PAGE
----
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I am reading Reid "Undergraduate Commutative Algebra". At some point (page 62) he's talking about the ring $k[X,Y]/(Y^2-X^3)$, where $k$ is a field. He claims that it is easy to see that its ring of fractions is $k[t]$, where $t=y/x$ and lowercase letters indicate equivalence classes modulo $(Y^2-X^3)$ (so $x$ is the equivalence class of $X$ modulo the ideal). Can someone explain how to see $k[t]$ is the ring of fractions?

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  • $\begingroup$ Are you sure it's supposed to be $k[t]$? It seems to me that it is not a field. $k(t)$ would be fine. $\endgroup$ – tomasz Nov 7 '17 at 0:52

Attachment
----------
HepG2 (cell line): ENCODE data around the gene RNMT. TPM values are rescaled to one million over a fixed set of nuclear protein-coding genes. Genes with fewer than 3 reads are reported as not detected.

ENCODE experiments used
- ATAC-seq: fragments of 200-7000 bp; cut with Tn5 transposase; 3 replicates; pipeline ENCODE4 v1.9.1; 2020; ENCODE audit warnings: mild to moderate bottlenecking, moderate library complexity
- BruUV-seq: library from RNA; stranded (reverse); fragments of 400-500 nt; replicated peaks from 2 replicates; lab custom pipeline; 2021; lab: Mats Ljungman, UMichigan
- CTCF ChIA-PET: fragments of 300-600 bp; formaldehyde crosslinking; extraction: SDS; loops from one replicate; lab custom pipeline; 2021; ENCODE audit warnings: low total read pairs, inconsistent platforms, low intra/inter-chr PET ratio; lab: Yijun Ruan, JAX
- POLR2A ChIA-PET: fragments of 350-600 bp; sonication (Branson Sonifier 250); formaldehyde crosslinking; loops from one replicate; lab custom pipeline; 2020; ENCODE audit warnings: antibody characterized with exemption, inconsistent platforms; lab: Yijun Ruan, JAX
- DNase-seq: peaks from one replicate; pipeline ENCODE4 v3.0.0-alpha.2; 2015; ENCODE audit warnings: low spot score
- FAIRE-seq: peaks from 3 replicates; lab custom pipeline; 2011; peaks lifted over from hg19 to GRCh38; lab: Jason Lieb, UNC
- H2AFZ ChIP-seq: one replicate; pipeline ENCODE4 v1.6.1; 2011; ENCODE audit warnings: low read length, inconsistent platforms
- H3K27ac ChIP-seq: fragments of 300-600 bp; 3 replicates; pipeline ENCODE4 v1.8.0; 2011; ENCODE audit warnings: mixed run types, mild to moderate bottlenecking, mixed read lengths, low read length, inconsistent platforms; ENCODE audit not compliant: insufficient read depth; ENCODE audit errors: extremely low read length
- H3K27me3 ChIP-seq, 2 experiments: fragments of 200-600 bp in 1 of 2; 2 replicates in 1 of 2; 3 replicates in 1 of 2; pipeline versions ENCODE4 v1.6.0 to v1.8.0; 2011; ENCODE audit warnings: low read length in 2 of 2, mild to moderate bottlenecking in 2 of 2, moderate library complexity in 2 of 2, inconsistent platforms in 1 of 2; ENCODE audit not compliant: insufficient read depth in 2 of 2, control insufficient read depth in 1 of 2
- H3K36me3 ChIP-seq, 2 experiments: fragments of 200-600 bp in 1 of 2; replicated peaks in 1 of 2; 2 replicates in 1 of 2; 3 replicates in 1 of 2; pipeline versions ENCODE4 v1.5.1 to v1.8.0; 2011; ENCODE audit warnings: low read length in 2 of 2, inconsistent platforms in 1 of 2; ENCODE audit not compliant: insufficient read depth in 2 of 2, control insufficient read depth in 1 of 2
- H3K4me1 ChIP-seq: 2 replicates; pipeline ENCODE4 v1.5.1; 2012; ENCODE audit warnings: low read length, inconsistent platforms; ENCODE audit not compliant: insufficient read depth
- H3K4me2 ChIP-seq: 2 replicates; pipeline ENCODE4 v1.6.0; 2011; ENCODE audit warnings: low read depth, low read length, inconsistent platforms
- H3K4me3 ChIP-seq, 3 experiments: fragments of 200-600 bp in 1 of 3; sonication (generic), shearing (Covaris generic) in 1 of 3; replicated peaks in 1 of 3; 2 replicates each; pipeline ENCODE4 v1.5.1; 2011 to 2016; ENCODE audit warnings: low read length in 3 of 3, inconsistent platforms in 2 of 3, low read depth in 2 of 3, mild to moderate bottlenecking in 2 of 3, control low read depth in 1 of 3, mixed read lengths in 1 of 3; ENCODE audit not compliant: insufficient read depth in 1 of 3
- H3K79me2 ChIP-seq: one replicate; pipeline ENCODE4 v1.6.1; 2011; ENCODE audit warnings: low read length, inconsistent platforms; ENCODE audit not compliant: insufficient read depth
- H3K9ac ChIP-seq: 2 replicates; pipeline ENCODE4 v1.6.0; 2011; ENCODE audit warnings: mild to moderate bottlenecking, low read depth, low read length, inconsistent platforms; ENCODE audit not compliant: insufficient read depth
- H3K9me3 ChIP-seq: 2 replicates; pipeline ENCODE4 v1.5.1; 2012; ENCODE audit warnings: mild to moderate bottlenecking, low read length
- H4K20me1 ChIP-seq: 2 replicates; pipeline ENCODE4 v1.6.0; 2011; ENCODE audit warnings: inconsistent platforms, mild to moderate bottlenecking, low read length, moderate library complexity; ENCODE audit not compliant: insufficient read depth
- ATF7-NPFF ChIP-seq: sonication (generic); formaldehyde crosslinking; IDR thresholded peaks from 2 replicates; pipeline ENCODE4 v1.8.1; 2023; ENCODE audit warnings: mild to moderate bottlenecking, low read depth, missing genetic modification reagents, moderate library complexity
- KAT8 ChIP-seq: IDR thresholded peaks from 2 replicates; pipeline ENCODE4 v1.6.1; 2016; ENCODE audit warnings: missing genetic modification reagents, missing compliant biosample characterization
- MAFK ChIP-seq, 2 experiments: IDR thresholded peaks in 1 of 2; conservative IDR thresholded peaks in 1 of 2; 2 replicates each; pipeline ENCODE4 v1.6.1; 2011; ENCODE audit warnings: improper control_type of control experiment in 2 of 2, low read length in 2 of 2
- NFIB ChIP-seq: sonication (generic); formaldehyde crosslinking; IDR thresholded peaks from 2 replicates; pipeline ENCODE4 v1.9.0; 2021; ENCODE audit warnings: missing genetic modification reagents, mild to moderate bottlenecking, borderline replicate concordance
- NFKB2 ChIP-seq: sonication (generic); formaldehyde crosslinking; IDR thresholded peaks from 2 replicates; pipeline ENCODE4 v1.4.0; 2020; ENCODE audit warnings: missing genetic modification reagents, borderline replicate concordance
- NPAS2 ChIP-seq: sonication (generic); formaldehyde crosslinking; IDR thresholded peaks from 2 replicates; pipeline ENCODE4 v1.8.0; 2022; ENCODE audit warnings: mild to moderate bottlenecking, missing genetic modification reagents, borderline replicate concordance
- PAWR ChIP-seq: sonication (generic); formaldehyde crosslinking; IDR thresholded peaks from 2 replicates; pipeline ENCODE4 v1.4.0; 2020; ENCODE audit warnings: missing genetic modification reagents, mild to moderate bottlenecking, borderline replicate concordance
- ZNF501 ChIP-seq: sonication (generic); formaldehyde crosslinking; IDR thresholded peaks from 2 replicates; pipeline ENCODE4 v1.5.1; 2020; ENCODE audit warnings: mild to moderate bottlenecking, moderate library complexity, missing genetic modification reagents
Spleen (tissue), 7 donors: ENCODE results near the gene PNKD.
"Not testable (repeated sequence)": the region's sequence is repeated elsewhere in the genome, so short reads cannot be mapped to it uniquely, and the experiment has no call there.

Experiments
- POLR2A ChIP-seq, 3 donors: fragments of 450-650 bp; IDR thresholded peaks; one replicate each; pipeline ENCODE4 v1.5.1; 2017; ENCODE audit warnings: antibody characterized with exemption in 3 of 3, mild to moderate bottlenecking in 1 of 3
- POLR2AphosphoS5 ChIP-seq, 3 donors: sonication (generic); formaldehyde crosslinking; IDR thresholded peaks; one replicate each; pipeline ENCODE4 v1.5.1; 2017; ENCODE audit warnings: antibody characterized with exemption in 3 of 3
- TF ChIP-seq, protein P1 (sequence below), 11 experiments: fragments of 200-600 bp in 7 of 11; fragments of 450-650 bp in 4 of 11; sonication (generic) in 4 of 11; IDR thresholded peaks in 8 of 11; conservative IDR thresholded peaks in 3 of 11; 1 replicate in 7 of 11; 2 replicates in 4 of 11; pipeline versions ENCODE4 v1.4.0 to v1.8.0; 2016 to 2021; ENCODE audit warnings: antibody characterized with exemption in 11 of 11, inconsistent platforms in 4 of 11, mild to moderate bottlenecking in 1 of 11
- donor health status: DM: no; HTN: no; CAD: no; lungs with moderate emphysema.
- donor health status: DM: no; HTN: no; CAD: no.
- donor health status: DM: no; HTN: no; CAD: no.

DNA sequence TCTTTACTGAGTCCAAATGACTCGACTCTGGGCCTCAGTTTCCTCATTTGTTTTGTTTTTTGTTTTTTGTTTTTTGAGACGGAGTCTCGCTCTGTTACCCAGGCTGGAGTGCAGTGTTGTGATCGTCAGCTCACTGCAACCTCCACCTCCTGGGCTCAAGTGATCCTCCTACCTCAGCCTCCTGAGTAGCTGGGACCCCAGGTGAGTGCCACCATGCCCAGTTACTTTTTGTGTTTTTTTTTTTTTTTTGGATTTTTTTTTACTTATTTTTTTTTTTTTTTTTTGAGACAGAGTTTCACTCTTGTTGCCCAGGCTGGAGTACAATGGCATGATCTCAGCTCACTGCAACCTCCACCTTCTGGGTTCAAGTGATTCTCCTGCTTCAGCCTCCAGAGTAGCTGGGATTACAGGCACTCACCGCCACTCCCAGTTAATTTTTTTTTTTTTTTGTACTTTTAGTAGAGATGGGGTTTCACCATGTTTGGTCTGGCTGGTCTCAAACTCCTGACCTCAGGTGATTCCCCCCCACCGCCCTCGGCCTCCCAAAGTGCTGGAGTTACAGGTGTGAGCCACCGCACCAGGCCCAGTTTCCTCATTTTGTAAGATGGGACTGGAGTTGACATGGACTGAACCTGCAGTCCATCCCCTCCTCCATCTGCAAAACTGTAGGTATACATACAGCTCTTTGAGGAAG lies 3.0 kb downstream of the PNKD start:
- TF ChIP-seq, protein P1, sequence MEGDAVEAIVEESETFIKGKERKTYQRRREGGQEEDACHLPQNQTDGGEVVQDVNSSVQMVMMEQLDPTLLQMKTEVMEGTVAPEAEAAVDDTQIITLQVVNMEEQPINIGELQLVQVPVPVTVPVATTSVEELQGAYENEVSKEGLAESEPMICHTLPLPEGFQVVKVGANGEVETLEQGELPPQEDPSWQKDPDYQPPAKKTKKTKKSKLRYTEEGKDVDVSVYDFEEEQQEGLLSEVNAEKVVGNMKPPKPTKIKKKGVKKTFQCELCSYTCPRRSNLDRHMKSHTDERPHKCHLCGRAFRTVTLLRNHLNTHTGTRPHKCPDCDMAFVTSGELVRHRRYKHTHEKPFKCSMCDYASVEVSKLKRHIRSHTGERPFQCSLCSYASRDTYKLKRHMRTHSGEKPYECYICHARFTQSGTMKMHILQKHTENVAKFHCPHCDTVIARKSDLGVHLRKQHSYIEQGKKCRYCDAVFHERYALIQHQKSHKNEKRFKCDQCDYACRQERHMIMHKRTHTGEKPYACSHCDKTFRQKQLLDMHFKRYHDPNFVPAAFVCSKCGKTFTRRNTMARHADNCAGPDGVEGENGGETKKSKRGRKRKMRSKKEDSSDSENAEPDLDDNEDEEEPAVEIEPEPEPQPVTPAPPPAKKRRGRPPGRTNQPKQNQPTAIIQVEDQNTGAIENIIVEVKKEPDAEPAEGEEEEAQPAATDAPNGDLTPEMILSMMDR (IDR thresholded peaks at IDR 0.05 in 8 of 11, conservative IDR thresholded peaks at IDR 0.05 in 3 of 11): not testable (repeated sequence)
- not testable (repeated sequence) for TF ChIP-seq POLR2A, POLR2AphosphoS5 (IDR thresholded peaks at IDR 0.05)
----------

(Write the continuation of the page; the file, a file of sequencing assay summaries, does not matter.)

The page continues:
• $\begingroup$ Yes, it says verbatim "it is not hard to see that it has field of fractions $\mathrm{Frac}A=k(t)$ ". I must say I just noticed that here he uses round brackets and not square brackets, but I do not quite understand the difference in the two notations $k[t]$ and $k(t)$ either (a $\endgroup$ – Enrico Nov 7 '17 at 1:00
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    $\begingroup$ $k[t]$ is the smallest ring containing $k$ and $t$. $k(t)$ is the smallest field. $\endgroup$ – tomasz Nov 7 '17 at 1:02
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Hint: Notice that $t^2=x$. Conclude that $x,y\in k(t)$.

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